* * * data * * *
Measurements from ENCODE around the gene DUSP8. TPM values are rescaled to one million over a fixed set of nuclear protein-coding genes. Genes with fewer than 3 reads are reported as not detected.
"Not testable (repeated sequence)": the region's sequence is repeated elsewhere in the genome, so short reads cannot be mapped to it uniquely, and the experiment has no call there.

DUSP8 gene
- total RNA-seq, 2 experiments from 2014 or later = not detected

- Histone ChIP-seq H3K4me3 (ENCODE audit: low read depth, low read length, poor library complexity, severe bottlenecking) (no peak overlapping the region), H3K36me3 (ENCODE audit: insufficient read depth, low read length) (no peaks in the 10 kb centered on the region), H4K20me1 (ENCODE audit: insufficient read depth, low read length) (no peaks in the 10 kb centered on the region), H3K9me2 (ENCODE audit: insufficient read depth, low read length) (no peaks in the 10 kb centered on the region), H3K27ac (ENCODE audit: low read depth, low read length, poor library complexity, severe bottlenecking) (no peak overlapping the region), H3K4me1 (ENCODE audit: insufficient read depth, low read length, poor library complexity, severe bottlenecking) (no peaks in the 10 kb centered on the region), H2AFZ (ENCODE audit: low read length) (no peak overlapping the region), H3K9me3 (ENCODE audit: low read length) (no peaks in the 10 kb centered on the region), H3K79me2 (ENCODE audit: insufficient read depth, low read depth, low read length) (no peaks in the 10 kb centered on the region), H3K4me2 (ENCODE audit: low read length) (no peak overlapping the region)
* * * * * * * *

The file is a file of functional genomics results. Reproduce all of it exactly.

Measurements from ENCODE around the gene DUSP8. TPM values are rescaled to one million over a fixed set of nuclear protein-coding genes. Genes with fewer than 3 reads are reported as not detected.
"Not testable (repeated sequence)": the region's sequence is repeated elsewhere in the genome, so short reads cannot be mapped to it uniquely, and the experiment has no call there.

DUSP8 gene
- total RNA-seq, 2 experiments from 2014 or later = not detected

- Histone ChIP-seq H3K4me3 (ENCODE audit: low read depth, low read length, poor library complexity, severe bottlenecking) (no peak overlapping the region), H3K36me3 (ENCODE audit: insufficient read depth, low read length) (no peaks in the 10 kb centered on the region), H4K20me1 (ENCODE audit: insufficient read depth, low read length) (no peaks in the 10 kb centered on the region), H3K9me2 (ENCODE audit: insufficient read depth, low read length) (no peaks in the 10 kb centered on the region), H3K27ac (ENCODE audit: low read depth, low read length, poor library complexity, severe bottlenecking) (no peak overlapping the region), H3K4me1 (ENCODE audit: insufficient read depth, low read length, poor library complexity, severe bottlenecking) (no peaks in the 10 kb centered on the region), H2AFZ (ENCODE audit: low read length) (no peak overlapping the region), H3K9me3 (ENCODE audit: low read length) (no peaks in the 10 kb centered on the region), H3K79me2 (ENCODE audit: insufficient read depth, low read depth, low read length) (no peaks in the 10 kb centered on the region), H3K4me2 (ENCODE audit: low read length) (no peak overlapping the region)